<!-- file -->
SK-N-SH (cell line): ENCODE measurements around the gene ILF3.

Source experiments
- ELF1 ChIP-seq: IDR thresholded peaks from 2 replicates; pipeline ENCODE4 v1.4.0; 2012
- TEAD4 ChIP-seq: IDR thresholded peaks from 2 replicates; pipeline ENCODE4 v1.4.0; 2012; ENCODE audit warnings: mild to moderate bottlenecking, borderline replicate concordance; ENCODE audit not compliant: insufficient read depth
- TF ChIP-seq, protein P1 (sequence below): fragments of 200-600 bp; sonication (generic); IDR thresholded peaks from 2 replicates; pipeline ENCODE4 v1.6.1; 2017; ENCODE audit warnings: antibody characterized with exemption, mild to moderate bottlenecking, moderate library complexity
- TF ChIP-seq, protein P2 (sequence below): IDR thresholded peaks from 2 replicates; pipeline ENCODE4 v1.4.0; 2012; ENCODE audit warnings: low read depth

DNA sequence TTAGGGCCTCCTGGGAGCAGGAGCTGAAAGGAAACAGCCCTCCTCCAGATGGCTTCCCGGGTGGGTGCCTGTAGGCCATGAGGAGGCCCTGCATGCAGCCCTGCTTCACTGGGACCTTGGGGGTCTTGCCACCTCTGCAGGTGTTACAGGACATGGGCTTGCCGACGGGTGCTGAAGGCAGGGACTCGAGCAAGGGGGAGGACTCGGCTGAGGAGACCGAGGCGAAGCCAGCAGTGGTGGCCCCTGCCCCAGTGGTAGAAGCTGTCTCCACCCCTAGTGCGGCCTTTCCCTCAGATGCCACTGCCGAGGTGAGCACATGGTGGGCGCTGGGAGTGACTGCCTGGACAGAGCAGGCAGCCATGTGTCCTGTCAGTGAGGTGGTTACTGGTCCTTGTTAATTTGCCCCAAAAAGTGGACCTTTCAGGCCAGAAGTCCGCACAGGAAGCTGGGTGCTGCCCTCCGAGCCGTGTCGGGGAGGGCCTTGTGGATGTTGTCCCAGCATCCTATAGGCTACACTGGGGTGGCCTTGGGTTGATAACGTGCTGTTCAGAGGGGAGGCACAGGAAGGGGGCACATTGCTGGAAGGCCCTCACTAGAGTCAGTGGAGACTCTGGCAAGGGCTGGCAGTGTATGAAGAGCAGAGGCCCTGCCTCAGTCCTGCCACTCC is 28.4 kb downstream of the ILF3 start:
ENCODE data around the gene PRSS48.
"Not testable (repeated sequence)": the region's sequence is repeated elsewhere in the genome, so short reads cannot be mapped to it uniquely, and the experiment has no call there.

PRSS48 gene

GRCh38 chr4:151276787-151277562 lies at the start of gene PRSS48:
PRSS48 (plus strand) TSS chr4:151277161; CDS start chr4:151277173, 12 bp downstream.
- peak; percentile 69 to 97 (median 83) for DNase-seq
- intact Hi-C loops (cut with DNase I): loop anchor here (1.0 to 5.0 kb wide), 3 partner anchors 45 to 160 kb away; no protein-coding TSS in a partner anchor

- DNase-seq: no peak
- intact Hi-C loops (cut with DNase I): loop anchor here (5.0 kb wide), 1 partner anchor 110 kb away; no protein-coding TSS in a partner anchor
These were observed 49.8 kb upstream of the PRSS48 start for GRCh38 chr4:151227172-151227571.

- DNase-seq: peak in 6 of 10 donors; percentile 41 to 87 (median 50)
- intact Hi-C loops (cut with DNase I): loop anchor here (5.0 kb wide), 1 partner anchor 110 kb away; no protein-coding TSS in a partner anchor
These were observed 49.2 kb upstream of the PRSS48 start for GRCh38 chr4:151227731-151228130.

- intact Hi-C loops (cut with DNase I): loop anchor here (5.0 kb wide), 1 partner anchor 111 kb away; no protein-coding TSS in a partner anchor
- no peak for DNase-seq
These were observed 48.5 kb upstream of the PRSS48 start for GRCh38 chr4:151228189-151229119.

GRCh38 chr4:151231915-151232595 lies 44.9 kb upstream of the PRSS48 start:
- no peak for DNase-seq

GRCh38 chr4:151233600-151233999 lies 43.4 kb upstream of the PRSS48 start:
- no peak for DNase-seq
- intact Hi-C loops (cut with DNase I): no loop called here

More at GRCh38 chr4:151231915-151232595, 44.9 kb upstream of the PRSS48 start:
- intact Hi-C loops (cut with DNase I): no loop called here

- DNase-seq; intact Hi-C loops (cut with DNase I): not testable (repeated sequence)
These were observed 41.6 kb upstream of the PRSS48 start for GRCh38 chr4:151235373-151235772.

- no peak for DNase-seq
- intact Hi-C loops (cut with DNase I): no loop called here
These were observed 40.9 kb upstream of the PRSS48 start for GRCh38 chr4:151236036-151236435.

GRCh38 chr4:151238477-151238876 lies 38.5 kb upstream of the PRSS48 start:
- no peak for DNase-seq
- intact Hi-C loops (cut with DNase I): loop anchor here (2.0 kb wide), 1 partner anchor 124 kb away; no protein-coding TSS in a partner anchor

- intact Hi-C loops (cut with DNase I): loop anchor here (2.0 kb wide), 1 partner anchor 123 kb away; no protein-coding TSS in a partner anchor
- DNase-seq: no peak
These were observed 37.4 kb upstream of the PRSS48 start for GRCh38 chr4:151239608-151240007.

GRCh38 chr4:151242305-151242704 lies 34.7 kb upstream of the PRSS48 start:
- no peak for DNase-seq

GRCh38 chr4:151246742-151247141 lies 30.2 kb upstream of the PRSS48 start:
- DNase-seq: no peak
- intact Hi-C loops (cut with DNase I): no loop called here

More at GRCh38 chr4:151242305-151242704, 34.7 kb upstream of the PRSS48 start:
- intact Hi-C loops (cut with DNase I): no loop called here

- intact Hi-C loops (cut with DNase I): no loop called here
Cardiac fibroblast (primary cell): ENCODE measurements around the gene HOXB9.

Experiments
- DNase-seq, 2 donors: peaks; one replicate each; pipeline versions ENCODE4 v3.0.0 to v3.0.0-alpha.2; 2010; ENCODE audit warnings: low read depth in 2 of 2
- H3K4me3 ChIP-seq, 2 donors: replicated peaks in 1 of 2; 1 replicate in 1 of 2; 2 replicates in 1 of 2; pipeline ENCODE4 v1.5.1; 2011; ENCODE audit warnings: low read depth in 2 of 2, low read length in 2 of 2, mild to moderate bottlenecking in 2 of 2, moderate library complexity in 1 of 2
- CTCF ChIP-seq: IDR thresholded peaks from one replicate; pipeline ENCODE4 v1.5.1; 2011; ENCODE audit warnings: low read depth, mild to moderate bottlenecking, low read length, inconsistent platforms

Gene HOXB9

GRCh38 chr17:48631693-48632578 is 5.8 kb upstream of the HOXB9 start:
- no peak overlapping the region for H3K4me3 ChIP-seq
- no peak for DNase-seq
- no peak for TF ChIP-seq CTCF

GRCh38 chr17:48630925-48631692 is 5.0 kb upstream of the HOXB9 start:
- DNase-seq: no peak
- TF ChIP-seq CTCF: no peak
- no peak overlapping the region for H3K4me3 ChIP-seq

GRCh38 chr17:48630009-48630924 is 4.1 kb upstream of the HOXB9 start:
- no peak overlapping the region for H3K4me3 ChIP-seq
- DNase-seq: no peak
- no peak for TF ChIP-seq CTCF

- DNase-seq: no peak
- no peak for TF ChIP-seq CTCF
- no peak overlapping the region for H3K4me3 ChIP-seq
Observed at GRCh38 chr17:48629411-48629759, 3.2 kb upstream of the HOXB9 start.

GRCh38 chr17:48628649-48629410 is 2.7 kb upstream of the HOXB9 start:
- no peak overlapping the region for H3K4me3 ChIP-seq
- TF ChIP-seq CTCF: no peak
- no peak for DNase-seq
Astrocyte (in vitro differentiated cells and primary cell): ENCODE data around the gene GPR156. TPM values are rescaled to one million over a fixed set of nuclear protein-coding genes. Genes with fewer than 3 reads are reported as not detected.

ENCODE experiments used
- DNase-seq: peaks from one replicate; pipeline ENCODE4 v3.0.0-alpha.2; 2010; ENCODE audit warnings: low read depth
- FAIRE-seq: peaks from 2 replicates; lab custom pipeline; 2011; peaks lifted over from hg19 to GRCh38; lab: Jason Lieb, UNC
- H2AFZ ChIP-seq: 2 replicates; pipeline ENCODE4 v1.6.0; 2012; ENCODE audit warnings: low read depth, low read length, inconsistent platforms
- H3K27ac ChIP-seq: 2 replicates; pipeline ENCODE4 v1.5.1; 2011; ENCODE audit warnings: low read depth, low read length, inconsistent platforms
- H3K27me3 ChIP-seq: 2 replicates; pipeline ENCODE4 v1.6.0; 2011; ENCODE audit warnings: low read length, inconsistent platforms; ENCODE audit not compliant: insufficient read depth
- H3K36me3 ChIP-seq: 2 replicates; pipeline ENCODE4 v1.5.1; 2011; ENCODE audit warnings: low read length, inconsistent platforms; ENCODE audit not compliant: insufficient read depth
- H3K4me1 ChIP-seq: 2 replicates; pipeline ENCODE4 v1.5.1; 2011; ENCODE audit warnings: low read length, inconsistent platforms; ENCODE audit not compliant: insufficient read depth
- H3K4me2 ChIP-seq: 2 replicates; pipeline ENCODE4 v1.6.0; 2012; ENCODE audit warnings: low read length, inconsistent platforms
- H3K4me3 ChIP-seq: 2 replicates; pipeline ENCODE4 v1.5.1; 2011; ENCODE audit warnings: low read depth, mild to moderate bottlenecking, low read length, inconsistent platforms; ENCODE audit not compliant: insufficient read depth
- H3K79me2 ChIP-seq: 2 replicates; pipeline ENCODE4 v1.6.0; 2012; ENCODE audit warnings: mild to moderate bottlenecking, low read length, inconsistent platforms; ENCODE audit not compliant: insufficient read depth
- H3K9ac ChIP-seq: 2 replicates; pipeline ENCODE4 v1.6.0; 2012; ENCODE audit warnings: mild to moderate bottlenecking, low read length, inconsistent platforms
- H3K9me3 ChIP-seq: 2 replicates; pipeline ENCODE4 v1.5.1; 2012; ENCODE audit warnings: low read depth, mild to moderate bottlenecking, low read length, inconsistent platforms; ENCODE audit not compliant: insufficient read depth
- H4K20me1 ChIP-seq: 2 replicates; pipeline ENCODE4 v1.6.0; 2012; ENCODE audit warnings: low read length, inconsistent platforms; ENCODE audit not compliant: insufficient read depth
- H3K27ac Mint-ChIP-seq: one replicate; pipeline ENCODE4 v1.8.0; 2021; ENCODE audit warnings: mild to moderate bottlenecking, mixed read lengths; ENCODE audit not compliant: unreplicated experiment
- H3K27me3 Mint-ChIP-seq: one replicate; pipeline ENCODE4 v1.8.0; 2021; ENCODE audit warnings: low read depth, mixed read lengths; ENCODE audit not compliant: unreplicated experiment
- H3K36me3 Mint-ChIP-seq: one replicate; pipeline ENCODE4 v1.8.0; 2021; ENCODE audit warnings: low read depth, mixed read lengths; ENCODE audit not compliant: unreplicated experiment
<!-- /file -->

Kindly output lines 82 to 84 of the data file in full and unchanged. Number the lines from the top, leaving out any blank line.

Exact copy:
- H3K27me3 ChIP-seq: 2 replicates; pipeline ENCODE4 v1.6.0; 2011; ENCODE audit warnings: low read length, inconsistent platforms; ENCODE audit not compliant: insufficient read depth
- H3K36me3 ChIP-seq: 2 replicates; pipeline ENCODE4 v1.5.1; 2011; ENCODE audit warnings: low read length, inconsistent platforms; ENCODE audit not compliant: insufficient read depth
- H3K4me1 ChIP-seq: 2 replicates; pipeline ENCODE4 v1.5.1; 2011; ENCODE audit warnings: low read length, inconsistent platforms; ENCODE audit not compliant: insufficient read depth